Does the code actually allow it ?


      Yes, most codes would require the proper number and location of valves BUT it doesn’t mean the installer can read what is in the code or let alone understand it.
      That is why I had to ask where your located (You can send me a private E mail if you like) sounds like Southern USA plummmin to me.

      There is this other person on here who was dumb enough to admit he is lax in keeping abreast of codes. I can only HOPE he goes to a brain surgeon who also feels so lightly about keeping up to date with things in his profession, poetic justice huh?

      Any how your statement below

      “There are shutoffs for the sink and toilet in the bathroom, but if a leak was to start in the pipe feeding those two….well it would be off to the street”

      Now this makes some type of sense BUT again each riser should have a shut off valve so each riser can be shut down not effecting the entire structure.

      You know there are many legal ways to pipe a building,

      For example on buildings with poor pressure I use a roof tank to down feed a system.

      Sometimes I use city pressure to either feed up Or down each riser or a combination of both.

      Think about it, the instant hot had to be installed and we know they are not built to last more then a few years at best.

      SO I find it very hard to even think someone wouldn’t have given it its own shut off Or the very least some type of back up valve so the entire structure is not shut down.

      When a hot water tank fails they sometimes leak correct?

      You would think anyone installing this should know this simple fact of life.

      Even if it never leaked the T&P should be serviced and or replaced every few years (most idiots install them and forget the safety devices) thus how does one go about replacing the T&P if the water cant be shut off?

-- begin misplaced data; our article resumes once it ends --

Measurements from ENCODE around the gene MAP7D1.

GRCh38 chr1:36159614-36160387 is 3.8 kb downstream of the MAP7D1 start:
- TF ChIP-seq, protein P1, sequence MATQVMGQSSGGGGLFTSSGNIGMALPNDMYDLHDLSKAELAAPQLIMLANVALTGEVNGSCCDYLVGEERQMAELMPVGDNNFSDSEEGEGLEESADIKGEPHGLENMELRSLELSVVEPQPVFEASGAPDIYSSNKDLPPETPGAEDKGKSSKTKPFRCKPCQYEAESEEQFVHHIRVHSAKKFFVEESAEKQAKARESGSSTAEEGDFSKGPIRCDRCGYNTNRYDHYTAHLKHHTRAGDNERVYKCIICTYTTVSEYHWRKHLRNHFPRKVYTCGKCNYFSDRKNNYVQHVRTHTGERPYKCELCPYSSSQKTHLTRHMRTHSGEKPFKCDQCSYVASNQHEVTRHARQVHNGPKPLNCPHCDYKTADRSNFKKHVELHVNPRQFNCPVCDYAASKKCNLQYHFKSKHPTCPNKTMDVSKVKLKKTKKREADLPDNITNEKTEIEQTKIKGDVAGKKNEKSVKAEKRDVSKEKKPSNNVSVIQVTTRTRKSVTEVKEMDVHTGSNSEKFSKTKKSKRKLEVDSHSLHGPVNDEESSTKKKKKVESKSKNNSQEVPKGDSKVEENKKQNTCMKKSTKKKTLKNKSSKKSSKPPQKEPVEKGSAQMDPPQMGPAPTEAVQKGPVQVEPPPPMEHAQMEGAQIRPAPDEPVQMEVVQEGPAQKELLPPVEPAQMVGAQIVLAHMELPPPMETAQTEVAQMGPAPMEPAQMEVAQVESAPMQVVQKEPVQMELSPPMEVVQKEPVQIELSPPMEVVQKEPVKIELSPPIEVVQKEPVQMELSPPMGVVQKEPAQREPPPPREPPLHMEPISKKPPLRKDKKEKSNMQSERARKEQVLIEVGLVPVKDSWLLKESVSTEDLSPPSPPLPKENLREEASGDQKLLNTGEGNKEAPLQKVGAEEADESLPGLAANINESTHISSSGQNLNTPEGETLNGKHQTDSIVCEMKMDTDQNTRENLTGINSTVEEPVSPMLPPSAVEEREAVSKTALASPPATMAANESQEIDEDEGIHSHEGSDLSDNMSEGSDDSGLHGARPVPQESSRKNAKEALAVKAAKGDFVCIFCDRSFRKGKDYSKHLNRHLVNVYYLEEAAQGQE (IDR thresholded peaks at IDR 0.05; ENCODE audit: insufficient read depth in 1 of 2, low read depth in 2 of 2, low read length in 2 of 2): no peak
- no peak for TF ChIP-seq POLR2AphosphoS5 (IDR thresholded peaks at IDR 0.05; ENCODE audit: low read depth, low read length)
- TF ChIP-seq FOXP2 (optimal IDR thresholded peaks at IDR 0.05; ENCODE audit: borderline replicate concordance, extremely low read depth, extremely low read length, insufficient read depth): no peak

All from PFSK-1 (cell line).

I am very positive some place there has to be a valve for double insurance for shut downs.

      Under most basins a lot of folks use a cheap globe type of valve (one with a washer and the valve costing about $3.00) when the washer goes how does one replace this shut off if it cant be isolated from the rest of the building system?

      I may have another suggestion for the building owner.

      Every time someone requires a shut down (entire building) have a real plumber slap in a few valves in several places.

      For your own space you can get a plumber semi skilled BUT licensed and insured and ask about freezing the branches leading to your space THEN have this person throw in a valve the branch leading to your space only so it does not effect other occupants.

      Then if you ever have the need you can shut off this one valve as it sounds like you have to supply your own hot water services.

      A lot of commerical buildings also have a Sub water Meter for each office space.

      If this is the case here (check to see if you have your own water bill) then you HAVE TO HAVE a shut off valve before and after the meter.

      Very few building owners especially commerical have only one meter for the entire space as if your not paying for something human nature being what it is would just let it waste like a dripping washer etc.

      This is intreasting as your going to have to look trial and error to locate the valves.

      Finding the water meter is your next step as this is very easy to locate if there is one then 90% of your troubles are cured.

      Check your lease to see if you do pay your own electric, heat, cooling and water and other utilities.

      Are we having fun yet? Plumbing 101 going behind the non talented installers